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Creamy, Dreamy Handmade Doughnuts

Fine Cooking Issue 27
Photos: Ben Fink
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Nineteen years ago, Canadianborn Alex Kogler retired from the hard-hitting life of a professional hockey player and made a sweet transition to life as a doughnut baker. Now instead of waking up for dawn practice, Kogler spends the wee hours of every Friday, Saturday, and Sunday morning making doughnuts in his tiny shop, Butler’s Colonial Donut House in Westport, Massachusetts. He has to start early to keep up with the demands of his customers, who come especially for his light-as-air yeast doughnuts, which are fried to a golden brown, filled with freshly whipped real cream (and some with a bit of black raspberry jam), and then sprinkled with sugar. Just one more, the customers keep telling him…..

A clunky machine cuts tender dough. The Duchess cutter divides the raised doughnut dough into pieces of equal weight. Kogler then shapes the cut dough into buns and “long johns” by hand.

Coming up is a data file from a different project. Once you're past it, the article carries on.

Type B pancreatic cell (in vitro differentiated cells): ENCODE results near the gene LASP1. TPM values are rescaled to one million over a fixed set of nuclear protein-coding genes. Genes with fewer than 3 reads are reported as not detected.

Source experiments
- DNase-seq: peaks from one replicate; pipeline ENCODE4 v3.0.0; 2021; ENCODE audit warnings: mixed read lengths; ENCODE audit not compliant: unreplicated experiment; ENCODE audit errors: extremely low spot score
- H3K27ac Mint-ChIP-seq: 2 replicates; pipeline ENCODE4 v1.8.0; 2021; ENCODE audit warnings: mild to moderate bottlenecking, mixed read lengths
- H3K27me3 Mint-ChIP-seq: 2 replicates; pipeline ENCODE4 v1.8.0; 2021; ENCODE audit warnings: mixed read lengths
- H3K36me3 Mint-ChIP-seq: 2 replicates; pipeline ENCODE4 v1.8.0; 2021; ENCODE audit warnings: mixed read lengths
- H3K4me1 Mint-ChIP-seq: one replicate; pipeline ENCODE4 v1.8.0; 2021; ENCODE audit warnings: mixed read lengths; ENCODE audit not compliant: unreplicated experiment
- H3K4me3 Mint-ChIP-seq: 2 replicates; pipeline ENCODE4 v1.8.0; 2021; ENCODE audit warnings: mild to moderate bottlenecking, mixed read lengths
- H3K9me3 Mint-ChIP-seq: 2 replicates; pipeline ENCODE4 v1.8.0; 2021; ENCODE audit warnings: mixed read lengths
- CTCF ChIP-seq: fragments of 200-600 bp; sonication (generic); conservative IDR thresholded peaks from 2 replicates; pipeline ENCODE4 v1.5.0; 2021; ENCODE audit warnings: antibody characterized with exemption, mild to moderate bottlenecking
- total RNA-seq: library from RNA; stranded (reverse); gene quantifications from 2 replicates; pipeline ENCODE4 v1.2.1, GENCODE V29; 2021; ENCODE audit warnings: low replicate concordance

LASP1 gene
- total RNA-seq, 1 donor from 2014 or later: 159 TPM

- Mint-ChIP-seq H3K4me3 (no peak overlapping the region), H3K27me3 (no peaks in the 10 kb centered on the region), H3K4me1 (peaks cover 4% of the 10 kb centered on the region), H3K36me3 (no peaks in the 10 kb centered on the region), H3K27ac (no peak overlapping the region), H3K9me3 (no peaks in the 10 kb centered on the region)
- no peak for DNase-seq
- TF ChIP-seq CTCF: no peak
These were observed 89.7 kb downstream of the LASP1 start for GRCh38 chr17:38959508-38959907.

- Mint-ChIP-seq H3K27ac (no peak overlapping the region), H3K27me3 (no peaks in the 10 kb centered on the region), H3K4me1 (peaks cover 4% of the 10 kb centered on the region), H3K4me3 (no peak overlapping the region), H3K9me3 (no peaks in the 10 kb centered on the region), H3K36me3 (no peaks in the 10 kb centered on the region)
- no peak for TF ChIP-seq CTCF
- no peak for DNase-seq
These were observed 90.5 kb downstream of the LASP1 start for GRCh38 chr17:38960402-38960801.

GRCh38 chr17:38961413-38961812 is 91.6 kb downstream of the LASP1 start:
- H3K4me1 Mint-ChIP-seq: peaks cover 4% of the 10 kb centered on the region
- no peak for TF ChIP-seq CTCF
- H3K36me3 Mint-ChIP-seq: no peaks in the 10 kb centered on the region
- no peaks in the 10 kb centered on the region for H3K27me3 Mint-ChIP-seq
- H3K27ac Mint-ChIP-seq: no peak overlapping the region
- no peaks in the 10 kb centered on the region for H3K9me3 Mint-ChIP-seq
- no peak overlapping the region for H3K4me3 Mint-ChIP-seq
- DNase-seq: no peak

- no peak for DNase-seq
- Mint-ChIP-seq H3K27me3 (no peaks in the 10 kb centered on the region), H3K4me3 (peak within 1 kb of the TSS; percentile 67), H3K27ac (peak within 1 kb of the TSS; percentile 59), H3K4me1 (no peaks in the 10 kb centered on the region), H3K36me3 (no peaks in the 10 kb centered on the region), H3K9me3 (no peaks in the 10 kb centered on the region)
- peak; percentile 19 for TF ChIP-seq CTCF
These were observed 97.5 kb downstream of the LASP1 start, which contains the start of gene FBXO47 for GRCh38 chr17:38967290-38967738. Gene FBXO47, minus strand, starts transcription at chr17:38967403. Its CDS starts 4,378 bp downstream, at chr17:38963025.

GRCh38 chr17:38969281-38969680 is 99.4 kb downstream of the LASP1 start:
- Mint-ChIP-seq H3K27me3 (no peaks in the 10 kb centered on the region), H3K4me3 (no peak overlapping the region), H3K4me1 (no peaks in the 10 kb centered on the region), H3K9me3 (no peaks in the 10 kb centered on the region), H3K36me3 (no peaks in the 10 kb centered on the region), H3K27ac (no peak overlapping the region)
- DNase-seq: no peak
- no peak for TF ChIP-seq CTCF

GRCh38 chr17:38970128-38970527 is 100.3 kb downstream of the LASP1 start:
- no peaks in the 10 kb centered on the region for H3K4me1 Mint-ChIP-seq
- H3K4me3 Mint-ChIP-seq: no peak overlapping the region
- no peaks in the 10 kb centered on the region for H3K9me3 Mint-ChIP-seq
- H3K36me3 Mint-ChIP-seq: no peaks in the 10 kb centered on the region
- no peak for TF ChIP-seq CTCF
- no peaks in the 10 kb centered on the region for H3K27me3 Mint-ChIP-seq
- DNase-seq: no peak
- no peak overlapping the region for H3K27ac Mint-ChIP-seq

“Nobody uses real whipped cream anymore, but we do,” says Alex Kogler when asked to explain the popularity of his raised doughnuts. He makes plenty of other delicious varieties year-round, but Kogler has to stop making the cream-filled ones in the hot summer months.

Finished with a sprinkling of sugar. The whipped cream filled doughnuts don’t last long at Butler’s. The tiny shop offers a variety of doughnuts, but none as popular as these.


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